The Art of Mirriam Neal

At first glance, Mirriam Neal seems like the archetypal PNW artist: curly hair, nerdy glasses, eclectic fashion, killer makeup, and a brightly welcoming smile.

But this girl is anything but archetypal, starting with pricing her art.

“I want to keep it affordable,” she says, smiling thoughtfully at me through her computer screen while her eyes shine. “I want beauty and healing and joy to be affordable for people.” To that end, she frequently runs sales on her art and prices her originals somewhat below going market rate.

If I wasn’t drawing horses, I was filling pages with giant snakes, dragons, and three-headed dogs.

And what stunning art it is, sketches or full paintings, mythology or fantasy, full-color paintings or small black-and-white acrylic pieces.

From an Early Age

Mirriam’s been drawing since she was a wee toot, to use her own expression. “Since I could hold a crayon, really. I used to draw pages full of ‘monsters’ when I was…four? They weren’t weird to me, not scary, like monsters usually are to kids. They were vivid, real, normal even. If I wasn’t drawing horses, I was filling pages with giant snakes, dragons, and three-headed dogs.”

That early start blossomed into a consuming passion for art which drove her to put in thousands of hours of practice over the next two decades, drawing and eventually painting more monsters, fanart of movies and TV, representations of book characters, and her own original characters.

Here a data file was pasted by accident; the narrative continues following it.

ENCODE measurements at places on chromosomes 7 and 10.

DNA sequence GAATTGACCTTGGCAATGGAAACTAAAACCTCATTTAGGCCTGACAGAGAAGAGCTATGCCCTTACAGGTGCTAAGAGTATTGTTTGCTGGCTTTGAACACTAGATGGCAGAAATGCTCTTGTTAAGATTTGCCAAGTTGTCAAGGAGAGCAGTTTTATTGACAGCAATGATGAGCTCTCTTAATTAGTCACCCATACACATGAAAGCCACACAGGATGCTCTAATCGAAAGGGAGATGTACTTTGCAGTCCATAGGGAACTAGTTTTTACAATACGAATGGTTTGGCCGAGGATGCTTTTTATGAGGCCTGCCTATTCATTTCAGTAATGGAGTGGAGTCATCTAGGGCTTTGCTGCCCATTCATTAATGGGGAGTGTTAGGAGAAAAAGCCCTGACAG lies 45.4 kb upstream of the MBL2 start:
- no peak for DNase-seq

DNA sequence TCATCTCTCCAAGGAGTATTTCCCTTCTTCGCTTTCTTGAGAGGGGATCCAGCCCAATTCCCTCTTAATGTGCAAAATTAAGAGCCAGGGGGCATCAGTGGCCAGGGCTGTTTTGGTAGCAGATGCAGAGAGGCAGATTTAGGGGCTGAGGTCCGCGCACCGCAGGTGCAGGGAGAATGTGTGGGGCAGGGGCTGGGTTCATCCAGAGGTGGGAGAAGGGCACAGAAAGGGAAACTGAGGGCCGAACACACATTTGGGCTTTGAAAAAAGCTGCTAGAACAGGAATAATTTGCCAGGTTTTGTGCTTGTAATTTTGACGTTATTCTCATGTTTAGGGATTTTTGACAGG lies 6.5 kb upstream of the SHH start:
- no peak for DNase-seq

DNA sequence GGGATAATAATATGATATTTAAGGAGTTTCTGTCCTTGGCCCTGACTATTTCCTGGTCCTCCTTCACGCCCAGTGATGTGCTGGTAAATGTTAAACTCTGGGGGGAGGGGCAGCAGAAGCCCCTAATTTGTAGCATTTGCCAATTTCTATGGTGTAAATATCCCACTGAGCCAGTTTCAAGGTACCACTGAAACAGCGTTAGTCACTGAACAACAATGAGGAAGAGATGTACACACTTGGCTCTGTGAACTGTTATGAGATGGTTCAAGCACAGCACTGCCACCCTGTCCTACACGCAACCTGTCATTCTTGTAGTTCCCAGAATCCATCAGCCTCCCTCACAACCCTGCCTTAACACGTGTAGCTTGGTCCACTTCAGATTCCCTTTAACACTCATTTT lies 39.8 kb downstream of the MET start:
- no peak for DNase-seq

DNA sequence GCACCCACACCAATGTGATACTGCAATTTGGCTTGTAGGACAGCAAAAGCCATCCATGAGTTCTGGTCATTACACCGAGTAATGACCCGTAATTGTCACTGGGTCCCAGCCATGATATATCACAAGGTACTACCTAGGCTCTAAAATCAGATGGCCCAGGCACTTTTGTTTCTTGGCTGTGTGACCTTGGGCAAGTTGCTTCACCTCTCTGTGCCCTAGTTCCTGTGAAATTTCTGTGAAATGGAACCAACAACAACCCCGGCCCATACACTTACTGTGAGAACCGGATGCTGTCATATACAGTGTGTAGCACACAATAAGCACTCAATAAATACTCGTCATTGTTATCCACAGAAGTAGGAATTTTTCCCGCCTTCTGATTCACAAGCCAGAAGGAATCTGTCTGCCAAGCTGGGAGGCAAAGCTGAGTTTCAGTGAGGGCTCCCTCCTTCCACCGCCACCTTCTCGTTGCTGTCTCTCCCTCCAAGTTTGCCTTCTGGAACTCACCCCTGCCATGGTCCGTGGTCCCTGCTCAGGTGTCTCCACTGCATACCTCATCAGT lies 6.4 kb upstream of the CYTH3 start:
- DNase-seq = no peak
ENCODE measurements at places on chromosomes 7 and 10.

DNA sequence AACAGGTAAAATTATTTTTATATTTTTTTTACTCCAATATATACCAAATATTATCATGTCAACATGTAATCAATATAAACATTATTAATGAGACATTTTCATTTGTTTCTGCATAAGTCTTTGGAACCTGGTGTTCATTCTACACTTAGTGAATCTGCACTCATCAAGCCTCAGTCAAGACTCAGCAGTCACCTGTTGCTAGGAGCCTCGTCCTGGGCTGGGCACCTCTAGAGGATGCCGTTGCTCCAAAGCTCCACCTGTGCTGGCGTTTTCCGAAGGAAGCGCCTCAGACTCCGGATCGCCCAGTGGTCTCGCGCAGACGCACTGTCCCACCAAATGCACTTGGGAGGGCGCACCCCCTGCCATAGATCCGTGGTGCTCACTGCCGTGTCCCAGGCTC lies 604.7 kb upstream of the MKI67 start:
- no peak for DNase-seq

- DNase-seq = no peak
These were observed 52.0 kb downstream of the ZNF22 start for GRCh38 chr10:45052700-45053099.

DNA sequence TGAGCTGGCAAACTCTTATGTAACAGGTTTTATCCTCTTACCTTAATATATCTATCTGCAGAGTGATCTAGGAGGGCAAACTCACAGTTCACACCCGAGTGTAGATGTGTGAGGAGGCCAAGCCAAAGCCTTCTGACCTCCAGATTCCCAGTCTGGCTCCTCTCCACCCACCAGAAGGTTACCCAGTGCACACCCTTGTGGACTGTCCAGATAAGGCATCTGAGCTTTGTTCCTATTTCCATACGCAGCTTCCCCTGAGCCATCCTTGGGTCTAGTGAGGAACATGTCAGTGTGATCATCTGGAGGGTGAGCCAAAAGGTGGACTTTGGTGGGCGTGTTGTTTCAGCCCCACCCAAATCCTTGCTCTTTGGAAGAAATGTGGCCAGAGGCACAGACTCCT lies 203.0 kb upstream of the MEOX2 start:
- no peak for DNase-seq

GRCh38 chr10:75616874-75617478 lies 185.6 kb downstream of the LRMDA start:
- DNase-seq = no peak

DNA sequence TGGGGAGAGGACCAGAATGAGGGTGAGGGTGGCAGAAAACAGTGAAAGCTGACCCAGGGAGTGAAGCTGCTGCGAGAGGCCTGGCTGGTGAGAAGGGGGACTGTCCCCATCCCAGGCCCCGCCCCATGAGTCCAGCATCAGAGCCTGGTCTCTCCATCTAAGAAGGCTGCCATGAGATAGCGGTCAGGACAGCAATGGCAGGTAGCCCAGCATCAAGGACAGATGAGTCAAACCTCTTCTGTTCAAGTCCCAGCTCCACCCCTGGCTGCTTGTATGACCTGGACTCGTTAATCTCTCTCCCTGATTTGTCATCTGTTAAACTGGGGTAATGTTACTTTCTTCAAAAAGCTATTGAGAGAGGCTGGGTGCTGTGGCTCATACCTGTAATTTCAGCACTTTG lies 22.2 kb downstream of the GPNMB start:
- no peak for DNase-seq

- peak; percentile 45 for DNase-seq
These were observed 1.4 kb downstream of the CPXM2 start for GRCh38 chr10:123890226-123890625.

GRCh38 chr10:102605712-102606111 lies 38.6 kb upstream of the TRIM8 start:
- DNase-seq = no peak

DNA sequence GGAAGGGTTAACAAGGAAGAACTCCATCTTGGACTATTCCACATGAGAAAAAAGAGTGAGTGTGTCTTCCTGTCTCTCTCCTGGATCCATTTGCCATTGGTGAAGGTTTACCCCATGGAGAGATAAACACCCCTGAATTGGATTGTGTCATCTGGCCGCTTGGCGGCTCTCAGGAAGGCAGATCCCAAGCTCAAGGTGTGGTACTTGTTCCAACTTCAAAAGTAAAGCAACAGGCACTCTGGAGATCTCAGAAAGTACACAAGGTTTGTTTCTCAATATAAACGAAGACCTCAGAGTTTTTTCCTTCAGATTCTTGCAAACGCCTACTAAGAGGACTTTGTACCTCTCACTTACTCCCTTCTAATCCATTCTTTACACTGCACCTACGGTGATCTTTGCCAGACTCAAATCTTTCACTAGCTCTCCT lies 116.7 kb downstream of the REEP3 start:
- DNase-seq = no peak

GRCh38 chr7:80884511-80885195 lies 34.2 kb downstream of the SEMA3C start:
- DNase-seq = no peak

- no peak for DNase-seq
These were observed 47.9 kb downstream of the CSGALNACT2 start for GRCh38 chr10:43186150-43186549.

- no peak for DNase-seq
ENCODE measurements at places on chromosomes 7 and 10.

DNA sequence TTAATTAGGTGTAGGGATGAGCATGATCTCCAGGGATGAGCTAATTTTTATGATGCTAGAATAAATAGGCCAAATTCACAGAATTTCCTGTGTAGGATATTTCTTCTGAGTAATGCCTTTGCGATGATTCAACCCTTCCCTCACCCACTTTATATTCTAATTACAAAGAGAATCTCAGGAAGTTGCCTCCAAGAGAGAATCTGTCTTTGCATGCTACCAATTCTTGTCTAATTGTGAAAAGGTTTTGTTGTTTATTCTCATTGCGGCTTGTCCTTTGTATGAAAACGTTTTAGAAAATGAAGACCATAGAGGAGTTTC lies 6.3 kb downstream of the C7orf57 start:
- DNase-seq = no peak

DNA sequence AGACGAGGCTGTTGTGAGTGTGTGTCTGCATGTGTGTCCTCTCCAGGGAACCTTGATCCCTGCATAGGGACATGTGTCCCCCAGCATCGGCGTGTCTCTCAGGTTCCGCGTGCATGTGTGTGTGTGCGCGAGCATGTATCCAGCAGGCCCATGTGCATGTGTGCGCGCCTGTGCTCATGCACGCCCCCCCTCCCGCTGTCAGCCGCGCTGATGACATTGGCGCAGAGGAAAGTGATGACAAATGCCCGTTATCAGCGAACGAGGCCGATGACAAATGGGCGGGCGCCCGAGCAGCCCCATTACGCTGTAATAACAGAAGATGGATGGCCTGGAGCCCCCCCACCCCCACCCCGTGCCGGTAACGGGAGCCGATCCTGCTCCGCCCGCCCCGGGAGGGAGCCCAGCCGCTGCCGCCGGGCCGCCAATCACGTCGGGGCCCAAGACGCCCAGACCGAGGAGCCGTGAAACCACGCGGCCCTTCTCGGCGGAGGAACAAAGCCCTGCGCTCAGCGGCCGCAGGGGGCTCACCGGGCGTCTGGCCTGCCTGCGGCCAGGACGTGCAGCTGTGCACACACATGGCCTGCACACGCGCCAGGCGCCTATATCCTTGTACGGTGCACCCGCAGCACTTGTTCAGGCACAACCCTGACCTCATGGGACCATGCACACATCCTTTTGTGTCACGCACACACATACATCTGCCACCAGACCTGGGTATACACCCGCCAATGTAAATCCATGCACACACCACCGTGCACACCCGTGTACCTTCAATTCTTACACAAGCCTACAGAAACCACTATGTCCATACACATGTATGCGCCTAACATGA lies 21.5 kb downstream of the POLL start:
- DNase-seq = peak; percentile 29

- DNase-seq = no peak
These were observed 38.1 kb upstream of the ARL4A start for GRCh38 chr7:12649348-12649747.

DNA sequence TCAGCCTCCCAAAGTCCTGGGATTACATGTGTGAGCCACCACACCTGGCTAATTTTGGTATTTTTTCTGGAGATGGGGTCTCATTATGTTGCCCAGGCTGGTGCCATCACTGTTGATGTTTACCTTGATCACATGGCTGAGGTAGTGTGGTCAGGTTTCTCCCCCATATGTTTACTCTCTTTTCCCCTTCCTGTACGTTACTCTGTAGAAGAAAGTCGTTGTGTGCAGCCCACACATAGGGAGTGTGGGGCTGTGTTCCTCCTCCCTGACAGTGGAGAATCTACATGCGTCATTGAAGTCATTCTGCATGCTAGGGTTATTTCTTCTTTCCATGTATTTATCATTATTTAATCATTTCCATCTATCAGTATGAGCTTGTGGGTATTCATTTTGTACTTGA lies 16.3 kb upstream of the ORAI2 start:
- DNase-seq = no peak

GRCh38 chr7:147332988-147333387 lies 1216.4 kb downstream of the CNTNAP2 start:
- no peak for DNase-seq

“It’s always about the people for me,” she says. “I don’t really draw flowers or trees. Some animals (usually mythological), the occasional house or full scene, but I always come back to the people, whether they’re my characters or someone else’s.”

If her waiting list is anything to go by, she’s exceptional at bringing other authors’ characters to life.

Snow White and the Huntswoman (9x12 Original)

Snow White and the Huntswoman (9×12 Original)

Once her art skills were good enough, she started offering commission slots, which currently form the bread-and-butter of her career. When I ask her what she loves most about being able to offer commissions, she barely hesitates to word her answer. “I know how cool it is to watch an exact visual of a character happen, and I love being able to give that to other people. It’s so satisfying and downright exciting to be able to hold a painting of something you love. Getting to work with someone to that end, realizing their characters on paper, is the best feeling.”

If her waiting list is anything to go by, she’s exceptional at bringing other authors’ characters to life.

She’s also been known to draw people in their favorite RPG character or as themselves in a favorite TV show/movie. Want a portrait of yourself as a Skyrim orc, a Tolkien elf, a Trollhunter, or a Hogwarts Slytherin student? She’s got you covered.


Her artistic influences are many and varied, but all have several themes in common: the wild, weird, magical, and fantastical. “We had illustrated copies of books that influenced me enormously as a tiny thing,” she recounts, her eyes dancing at the memory. “Every page was illustrated—murder, monsters, death, the grotesque, but also the fantastic. Mythology, fantasy…I loved it all.”

She cites John Howe and Guillermo del Toro as chief among her regular artistic inspirations, as well as numerous concept artists.